Like Awake and Sing!, like Paradise Lost, like confusion itself, the new play does not move in a straight line. In his social-minded plays Odets has drawn people who are confused because a materialistic society pulls them one way, their instincts another. But in Rocket to the Moon...
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In all that has been written about the plays of Clifford Odets it is odd that little attention has been paid to the fact that first and foremost these plays are Jewish, and that Mr. Odets himself is a direct descendant of those playwrights such as Gordon and Lubin who once made the Yiddish theatre in America so extraordinarily vital. What has been impressive in Mr. Odets's plays has not been their ideas, which are usually pretty confused, or their structure, which has been pretty melodramatic, but the fact that the characterizations and the dialogue have a bite and an originality of turn which set them apart from the somewhat pallid characters and dialogue of most modern plays. It is true that Mr. Odets's people often shout at the top of their lungs, that their emotion is unrestrained, and at times they utter appalling banalities with an air of owlish wisdom. But all in all their vitality, both emotional and intellectual, is a welcome relief equally from chatterers or sophisticated nothings and from people who are all hard-boiled surface, with no intelligence underneath. Mr. Odets's people are at once primitive and intelligent, and it is this antinomy which imparts to them their color and variety. Neither of these qualities are hurt by the fact that their emotion is not strong enough to conquer their intelligence nor their intelligence deep or keen enough to kill their emotion. It is this struggle of emotion with intelligence which is the basis of much...
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Mr. Odets' "Night Music" has been generally taken, in so far as I have read comments on it, as a sort of Manhattan "Boy Meets Girl," that Hollywood story, with its appealing jibe…. If Mr. Odets' play was taken this way, as a Manhattan idyll with et cetera trimmings, it is largely his own fault rather than the reviewers' stupidity, as some would have us believe.
It is Mr. Odets' fault for two reasons. First, there is the kind of wandering, seemingly casual, tangential quality in "Night Music" by which it meanders along, or seems superficially at least to do so, until at the last the Good Friend detective has—without beard or reindeer or stockings—brought the young man and the young woman to a cheerful mood, courage, sweetness, yes, and bright advance on the American future that they will share and help create. I hope I can manage to be clear at this point—to do so is difficult without the attendance at the performance assured and remembered or the full text spread out for one to read. A friendly comment tells us that the "play stems from the basic sentiment that people nowadays are affected by a sense of insecurity; they are haunted by the fear of impermanence in all their relationships; they are fundamentally homeless, and whether or not they know it, they are in search of a home, of something real, secure, dependable in a slippery, shadowy, noisy and nervous world."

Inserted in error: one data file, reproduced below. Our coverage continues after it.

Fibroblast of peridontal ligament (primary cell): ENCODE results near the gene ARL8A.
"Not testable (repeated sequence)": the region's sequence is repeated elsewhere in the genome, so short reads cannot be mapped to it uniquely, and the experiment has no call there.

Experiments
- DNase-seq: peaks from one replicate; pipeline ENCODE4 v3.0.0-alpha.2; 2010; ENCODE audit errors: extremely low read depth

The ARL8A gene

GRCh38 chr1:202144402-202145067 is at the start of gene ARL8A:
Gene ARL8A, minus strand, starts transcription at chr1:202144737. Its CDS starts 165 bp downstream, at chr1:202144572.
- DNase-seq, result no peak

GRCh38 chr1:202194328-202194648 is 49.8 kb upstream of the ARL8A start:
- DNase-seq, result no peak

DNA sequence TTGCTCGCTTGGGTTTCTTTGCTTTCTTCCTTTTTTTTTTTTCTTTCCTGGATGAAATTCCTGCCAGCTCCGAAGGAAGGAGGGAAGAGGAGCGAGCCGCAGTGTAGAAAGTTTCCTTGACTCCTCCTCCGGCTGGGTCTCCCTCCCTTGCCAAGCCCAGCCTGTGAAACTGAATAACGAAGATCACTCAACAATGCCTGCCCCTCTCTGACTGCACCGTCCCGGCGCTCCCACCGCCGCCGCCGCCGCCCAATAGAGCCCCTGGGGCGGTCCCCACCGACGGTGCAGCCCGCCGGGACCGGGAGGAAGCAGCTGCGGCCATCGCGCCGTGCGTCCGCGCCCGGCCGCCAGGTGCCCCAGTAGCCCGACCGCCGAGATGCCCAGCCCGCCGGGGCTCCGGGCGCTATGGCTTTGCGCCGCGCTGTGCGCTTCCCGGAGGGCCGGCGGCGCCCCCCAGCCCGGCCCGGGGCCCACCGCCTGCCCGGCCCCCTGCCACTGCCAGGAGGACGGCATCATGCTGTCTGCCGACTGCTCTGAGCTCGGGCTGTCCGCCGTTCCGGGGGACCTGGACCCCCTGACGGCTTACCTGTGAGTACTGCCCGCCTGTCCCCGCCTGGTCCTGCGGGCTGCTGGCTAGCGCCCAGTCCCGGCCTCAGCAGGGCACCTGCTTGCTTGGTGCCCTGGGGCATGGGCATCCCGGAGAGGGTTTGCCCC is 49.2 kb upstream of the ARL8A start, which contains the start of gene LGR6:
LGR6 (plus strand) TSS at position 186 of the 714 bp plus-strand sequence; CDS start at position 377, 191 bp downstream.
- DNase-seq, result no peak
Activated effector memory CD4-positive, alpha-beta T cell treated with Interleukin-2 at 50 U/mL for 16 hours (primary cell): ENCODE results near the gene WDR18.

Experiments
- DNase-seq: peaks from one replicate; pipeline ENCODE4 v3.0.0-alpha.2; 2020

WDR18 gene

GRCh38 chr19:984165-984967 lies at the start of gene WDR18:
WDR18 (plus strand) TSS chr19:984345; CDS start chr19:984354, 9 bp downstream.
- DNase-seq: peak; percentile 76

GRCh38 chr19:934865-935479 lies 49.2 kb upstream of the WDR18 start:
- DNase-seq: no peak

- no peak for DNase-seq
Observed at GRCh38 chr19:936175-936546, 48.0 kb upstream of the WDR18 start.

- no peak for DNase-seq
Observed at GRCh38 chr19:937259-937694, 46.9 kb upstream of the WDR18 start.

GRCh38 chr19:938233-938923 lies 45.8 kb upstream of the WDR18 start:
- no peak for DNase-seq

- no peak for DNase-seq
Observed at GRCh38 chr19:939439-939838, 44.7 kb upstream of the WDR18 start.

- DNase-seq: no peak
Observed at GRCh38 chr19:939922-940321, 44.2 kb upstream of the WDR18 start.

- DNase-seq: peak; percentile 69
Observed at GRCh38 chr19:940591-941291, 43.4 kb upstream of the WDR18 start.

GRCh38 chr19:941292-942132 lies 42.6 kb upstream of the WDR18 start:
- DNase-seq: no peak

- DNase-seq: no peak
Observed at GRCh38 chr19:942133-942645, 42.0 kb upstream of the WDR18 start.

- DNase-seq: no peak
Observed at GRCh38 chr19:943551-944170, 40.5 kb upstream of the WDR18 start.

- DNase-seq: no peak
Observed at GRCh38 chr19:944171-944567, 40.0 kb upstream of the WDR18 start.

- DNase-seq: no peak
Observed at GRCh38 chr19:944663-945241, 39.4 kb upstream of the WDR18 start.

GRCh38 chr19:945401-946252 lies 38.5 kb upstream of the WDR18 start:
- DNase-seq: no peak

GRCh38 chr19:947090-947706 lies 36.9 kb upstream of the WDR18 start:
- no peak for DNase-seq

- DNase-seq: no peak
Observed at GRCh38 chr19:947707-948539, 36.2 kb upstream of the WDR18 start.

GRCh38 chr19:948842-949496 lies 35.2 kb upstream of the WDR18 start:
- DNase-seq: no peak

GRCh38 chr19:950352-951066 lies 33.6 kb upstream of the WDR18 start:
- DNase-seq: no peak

This search for a home and a security...
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Hollywood has been generally blamed for Clifford Odets's failure to live up to the promise of "Awake and Sing" and "Waiting for Lefty." But the faults of "Clash by Night" aren't the faults of Hollywood; indeed, Mr. Odets might to advantage have borrowed more liberally from the movies' adroitness for plot mechanics and episodic elaboration, particularly in his static second act. No: "Clash by Night" suffers principally from a lack of direction arising from the want of any adequate frame of reference.
Odets's frame of reference in 1935 was the class struggle. What has lasted over into 1942 is principally a humanitarian intuition of the individual's private separation, which is valid background for pathos but not for tragedy. Here is a triangle of the bored wife, the insentient husband and the handsome lodger: surely no novelty in the theater and demanding the justification of a fresh approach. Or at least a special quality of perception and analysis. It is disappointing to report that Odets has given it neither. Nor has he given the familiar situation stature by relating it to any moral or social standard. Infidelity is meaningless outside the moral arena; tragedy requires a villain, whether it be a person or a society. Odets no longer indiscriminately blames Society, and doesn't recognize the Devil. He succeeds in interesting us in his characters' temperaments, but never in their tragedy.
Before he lets us down,...
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[The theme of Clash by Night] is eternal, its plot the classic formula of the drame passionel. Yet so vibrant, so steeped in life and passion are Mr. Odets' characters that the world he creates with them exists as solidly, more solidly indeed, than most of the aspects of the world in which we live. Mr. Odets' story is negligible. He is concerned with a quite ordinary couple living on a Staten Island water-front…. Of these everyday ingredients Odets has fashioned a poignant picture of man's loneliness, of his yearnings and frustrations, of mischievous evil, of sorrow, ungainliness, love and death. (pp. 150-51)